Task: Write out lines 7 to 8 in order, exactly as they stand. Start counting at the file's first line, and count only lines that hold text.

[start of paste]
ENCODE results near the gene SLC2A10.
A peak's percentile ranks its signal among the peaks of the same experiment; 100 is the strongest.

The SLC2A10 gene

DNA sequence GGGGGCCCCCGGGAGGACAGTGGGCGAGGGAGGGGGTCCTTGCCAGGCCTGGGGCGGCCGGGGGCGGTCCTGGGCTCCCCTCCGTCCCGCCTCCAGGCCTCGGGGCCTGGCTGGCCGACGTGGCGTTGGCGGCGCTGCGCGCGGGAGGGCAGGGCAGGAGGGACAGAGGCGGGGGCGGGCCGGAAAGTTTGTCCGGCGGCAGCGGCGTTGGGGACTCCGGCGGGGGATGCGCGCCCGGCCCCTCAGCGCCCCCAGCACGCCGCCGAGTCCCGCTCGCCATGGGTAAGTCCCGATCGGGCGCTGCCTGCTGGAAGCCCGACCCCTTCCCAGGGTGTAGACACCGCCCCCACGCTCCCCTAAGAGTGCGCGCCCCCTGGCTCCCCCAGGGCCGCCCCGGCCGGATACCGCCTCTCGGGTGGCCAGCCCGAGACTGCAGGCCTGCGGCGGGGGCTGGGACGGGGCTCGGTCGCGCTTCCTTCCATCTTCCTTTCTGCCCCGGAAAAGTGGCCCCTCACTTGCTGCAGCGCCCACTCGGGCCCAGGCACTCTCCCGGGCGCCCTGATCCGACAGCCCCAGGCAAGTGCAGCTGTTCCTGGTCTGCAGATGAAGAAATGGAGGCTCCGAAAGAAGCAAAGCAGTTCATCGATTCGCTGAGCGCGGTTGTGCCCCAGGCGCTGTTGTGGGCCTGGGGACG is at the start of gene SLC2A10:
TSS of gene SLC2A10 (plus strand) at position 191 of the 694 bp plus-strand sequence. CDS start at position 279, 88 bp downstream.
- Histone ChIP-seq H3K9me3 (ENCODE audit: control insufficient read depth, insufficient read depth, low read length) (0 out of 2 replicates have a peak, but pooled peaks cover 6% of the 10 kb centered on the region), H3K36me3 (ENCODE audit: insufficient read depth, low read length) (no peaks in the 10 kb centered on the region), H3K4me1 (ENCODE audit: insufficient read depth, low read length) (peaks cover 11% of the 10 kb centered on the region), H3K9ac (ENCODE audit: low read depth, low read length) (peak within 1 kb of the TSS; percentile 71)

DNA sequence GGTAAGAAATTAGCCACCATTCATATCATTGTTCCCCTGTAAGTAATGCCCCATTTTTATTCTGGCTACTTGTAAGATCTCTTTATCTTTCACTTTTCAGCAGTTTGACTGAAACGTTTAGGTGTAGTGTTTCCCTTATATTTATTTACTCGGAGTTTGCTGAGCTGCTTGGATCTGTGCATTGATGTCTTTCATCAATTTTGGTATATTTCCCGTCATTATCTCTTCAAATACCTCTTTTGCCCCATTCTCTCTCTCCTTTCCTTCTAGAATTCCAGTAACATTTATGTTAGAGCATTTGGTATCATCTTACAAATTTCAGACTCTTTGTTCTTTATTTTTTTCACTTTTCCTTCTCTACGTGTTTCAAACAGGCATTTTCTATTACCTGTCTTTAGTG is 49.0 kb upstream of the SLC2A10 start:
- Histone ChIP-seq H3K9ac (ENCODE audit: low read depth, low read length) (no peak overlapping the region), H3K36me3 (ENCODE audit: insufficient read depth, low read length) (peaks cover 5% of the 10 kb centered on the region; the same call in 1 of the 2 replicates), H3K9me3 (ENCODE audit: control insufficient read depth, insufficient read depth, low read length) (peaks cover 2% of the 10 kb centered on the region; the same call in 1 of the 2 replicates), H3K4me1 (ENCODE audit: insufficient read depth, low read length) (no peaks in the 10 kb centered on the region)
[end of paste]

DNA sequence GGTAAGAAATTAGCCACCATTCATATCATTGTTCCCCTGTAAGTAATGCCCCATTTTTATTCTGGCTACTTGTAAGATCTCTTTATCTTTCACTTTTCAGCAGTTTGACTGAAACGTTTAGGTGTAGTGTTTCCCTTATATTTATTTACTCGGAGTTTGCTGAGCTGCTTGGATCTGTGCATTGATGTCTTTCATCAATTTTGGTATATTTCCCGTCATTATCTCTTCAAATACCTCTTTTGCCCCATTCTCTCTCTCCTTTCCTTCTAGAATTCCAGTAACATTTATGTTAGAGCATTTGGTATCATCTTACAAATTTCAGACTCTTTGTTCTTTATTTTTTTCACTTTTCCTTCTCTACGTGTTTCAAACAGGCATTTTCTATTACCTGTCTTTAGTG is 49.0 kb upstream of the SLC2A10 start:
- Histone ChIP-seq H3K9ac (ENCODE audit: low read depth, low read length) (no peak overlapping the region), H3K36me3 (ENCODE audit: insufficient read depth, low read length) (peaks cover 5% of the 10 kb centered on the region; the same call in 1 of the 2 replicates), H3K9me3 (ENCODE audit: control insufficient read depth, insufficient read depth, low read length) (peaks cover 2% of the 10 kb centered on the region; the same call in 1 of the 2 replicates), H3K4me1 (ENCODE audit: insufficient read depth, low read length) (no peaks in the 10 kb centered on the region)